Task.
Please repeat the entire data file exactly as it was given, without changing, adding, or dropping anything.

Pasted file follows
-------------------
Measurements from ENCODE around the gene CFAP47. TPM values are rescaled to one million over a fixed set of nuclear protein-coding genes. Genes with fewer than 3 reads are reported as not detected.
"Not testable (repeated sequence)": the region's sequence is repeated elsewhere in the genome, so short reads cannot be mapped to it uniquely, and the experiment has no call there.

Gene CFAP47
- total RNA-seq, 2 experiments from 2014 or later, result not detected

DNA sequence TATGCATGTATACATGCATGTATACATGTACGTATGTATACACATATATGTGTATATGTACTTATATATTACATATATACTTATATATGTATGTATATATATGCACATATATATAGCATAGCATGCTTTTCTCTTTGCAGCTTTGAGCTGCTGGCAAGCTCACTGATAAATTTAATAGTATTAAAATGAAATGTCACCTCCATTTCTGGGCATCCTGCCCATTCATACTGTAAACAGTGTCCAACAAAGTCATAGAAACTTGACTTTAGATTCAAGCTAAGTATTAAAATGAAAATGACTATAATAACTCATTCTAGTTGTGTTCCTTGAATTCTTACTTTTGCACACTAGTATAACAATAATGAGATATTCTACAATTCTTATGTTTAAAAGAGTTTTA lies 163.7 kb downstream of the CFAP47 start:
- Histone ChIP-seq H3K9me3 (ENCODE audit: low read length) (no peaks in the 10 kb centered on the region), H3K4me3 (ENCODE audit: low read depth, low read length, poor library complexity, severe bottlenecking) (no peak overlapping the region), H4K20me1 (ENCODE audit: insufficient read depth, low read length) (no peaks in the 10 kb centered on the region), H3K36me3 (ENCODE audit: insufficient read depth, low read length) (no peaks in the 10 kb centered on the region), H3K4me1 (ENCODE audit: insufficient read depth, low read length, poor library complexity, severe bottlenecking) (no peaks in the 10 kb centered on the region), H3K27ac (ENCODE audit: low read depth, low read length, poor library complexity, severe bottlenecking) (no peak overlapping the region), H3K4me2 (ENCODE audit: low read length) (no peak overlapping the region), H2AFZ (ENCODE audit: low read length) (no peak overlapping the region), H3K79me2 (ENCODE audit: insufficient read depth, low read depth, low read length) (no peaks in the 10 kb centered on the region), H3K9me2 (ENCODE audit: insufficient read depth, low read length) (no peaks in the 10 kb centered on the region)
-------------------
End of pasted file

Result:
Measurements from ENCODE around the gene CFAP47. TPM values are rescaled to one million over a fixed set of nuclear protein-coding genes. Genes with fewer than 3 reads are reported as not detected.
"Not testable (repeated sequence)": the region's sequence is repeated elsewhere in the genome, so short reads cannot be mapped to it uniquely, and the experiment has no call there.

Gene CFAP47
- total RNA-seq, 2 experiments from 2014 or later, result not detected

DNA sequence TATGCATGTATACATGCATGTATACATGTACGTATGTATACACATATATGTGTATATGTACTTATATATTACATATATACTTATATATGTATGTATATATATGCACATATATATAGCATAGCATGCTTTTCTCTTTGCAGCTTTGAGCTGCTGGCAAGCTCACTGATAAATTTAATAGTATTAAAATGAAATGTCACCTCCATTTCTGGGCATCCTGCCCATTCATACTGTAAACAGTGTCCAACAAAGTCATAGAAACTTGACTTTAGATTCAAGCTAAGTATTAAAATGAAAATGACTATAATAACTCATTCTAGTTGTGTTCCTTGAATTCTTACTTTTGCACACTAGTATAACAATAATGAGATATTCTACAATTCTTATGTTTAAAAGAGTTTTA lies 163.7 kb downstream of the CFAP47 start:
- Histone ChIP-seq H3K9me3 (ENCODE audit: low read length) (no peaks in the 10 kb centered on the region), H3K4me3 (ENCODE audit: low read depth, low read length, poor library complexity, severe bottlenecking) (no peak overlapping the region), H4K20me1 (ENCODE audit: insufficient read depth, low read length) (no peaks in the 10 kb centered on the region), H3K36me3 (ENCODE audit: insufficient read depth, low read length) (no peaks in the 10 kb centered on the region), H3K4me1 (ENCODE audit: insufficient read depth, low read length, poor library complexity, severe bottlenecking) (no peaks in the 10 kb centered on the region), H3K27ac (ENCODE audit: low read depth, low read length, poor library complexity, severe bottlenecking) (no peak overlapping the region), H3K4me2 (ENCODE audit: low read length) (no peak overlapping the region), H2AFZ (ENCODE audit: low read length) (no peak overlapping the region), H3K79me2 (ENCODE audit: insufficient read depth, low read depth, low read length) (no peaks in the 10 kb centered on the region), H3K9me2 (ENCODE audit: insufficient read depth, low read length) (no peaks in the 10 kb centered on the region)